With only six days remaining in his presidency, Donald Trump signed an Executive Order (EO) January 14 establishing an Interagency Wildland Fire Subcabinet.
One of the reasons given for creating the organization was “federal wildland fire management lacks a single focal point of responsibility for policy leadership and accountability for cost controls,” and, “agencies do not adequately or effectively coordinate with each other at the policy level to reduce hazardous fuels and wildfire severity.”
Co-chaired by the Secretaries of Agriculture and the Interior, the other members will be Secretary of Energy, the Secretary of Homeland Security, the Chairman of the Council on Environmental Quality, the Director of the Office of Science and Technology Policy, the Administrator of the Environmental Protection Agency, and the Director of the National Economic Council.
The EO requires that the group submit a strategic plan within 180 days addressing a lengthy list of issues, emphasizing cross-boundary and interagency coordination and planning, including:
- Effectively managing preparedness resources, initial attack response, extended attack and large-fire support.
- Developing and adopting additional hazardous fuels performance measures that go beyond the traditional output reporting of total acreage for fuel removal.
- Develop fire suppression performance measures that demonstrate strategic use of high-cost human capital, equipment, and aircraft as opposed to traditional reliance on overwhelming force.
- Developing and adopting new technologies to improve the safety, efficiency, and effectiveness of suppression operations.
- Developing and adopting data-driven decision-making, allowing for better integration of wildland fire research and development into ground-level suppression operations and hazardous fuel mitigation.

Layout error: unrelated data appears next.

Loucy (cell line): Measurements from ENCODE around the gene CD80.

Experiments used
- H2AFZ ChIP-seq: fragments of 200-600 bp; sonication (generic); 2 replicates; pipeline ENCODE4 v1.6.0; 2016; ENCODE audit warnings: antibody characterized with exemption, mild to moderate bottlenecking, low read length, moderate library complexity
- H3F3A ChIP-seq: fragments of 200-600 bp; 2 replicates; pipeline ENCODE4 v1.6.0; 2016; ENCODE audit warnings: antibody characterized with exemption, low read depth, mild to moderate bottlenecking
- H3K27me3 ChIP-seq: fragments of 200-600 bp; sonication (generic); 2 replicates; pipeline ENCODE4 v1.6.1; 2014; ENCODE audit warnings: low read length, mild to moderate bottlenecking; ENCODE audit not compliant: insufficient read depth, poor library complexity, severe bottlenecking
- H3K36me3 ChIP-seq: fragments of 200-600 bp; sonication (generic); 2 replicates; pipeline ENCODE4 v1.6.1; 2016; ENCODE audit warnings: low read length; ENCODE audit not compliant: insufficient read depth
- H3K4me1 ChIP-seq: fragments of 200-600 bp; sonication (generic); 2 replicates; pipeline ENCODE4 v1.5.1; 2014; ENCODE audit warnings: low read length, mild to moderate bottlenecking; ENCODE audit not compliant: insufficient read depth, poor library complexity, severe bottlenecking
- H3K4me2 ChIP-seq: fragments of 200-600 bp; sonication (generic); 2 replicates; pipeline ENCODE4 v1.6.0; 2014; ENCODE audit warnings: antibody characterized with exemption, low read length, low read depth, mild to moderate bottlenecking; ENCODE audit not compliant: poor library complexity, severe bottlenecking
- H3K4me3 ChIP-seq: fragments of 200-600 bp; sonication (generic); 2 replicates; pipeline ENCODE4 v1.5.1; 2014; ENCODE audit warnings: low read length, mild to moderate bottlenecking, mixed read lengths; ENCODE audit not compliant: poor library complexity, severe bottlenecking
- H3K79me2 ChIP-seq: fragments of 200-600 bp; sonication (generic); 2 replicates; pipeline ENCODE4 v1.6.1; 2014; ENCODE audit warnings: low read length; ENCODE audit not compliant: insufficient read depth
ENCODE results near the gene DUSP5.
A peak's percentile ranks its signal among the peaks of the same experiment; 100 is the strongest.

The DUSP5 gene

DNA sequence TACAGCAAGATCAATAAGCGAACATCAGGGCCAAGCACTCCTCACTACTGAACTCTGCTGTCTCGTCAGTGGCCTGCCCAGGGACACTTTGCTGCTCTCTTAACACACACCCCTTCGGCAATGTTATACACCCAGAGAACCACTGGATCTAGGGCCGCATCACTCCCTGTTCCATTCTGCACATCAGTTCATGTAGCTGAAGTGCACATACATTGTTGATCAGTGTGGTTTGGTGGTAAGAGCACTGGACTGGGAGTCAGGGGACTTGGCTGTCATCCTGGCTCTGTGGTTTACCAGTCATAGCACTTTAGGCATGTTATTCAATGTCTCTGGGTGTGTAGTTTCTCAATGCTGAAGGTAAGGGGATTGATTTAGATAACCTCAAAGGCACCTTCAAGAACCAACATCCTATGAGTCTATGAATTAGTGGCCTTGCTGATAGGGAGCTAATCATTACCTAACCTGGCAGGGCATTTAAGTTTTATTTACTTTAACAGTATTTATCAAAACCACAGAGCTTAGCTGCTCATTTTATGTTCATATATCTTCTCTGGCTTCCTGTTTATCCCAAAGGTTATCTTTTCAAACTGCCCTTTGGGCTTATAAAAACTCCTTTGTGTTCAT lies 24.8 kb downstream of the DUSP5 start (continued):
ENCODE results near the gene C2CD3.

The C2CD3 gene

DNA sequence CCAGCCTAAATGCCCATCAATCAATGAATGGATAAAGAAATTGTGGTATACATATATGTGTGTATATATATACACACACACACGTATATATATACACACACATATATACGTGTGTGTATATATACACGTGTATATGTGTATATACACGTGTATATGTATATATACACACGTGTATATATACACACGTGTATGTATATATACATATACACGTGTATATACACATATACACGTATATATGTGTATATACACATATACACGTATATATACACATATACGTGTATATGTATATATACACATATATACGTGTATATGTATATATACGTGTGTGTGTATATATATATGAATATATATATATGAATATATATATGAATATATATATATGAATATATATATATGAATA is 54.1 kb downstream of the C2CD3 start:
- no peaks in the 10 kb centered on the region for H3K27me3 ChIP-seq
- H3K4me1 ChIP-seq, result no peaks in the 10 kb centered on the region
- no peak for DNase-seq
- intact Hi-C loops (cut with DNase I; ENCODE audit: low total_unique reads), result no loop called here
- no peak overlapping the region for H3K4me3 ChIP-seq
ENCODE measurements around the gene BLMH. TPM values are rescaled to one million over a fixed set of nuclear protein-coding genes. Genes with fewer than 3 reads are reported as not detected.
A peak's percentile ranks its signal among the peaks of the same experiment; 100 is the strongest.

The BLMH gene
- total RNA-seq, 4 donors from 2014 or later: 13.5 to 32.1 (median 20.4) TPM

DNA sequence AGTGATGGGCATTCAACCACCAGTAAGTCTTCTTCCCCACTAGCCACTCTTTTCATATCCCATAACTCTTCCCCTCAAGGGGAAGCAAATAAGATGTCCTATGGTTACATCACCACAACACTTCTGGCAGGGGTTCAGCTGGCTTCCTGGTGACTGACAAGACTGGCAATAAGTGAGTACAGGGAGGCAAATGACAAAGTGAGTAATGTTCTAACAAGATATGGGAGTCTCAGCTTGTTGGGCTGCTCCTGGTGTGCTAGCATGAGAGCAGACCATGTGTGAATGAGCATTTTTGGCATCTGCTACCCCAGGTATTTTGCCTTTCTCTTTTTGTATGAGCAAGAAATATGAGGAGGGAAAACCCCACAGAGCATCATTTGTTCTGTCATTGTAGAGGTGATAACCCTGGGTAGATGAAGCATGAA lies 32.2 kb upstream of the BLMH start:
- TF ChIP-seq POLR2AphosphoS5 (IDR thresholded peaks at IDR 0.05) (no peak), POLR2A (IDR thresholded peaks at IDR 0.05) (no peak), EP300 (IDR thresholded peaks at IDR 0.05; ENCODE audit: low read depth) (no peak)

- Evaluating personnel policies to ensure that they allow for the year-round availability of a well-trained firefighting force at all levels.
- Evaluate policies that deal with the fire safety of powerlines.
- Examine how compliance with the National Environmental Policy Act may negatively affect hazardous fuel reduction projects.
- Reduce unnecessary duplication by coordinating and consolidating existing wildland fire related councils, working groups, and other formal cross-agency initiatives, as appropriate.
“While I am proud of our progress to promote active management, reduce hazardous fuels, work across boundaries and increase the resiliency of our nation’s forests and grasslands, I believe more can be done,” said Secretary of Agriculture Sonny Perdue. “With the establishment of a subcabinet dedicated exclusively to wildland fire management, we will be better equipped to prevent and fight wildfires, ensuring these national treasures will continue to be enjoyed by future generations of Americans.”
“Firefighter and civilian lives lost, as well as economic, social, and ecological impacts demonstrate a need to change,” said Tom Harbour, former National Director of Fire and Aviation Management for the U.S. Forest Service. “While I am confident the incoming Administration will display a thoughtful perspective on wildland fire, many of the actions described in the new Executive Order, even at this late date, have merit. Important questions remain, for example, how will the States engage in developing comprehensive solutions? President Trump has now given those of us engaged in wildland fire his ideas on how to improve. I am confident President Biden and his team will consider the new Executive Order, adjust as needed, and offer additional ideas about improving the wildland fire management system.”
Many of these goals appear to be laudable. It is interesting that they may be looking to downplay the importance of attacking new fires with overwhelming force.
There appears to be substantial overlap between this new subcabinet and the Wildland Fire Leadership Council which was established in April 2002. It was convened by the Secretaries of the Interior, Agriculture, Defense, and Homeland Security and is “dedicated to consistent implementation of wildland fire policies, goals, and management activities.”
Thanks and a tip of the hat go out to Robert, L., & Al.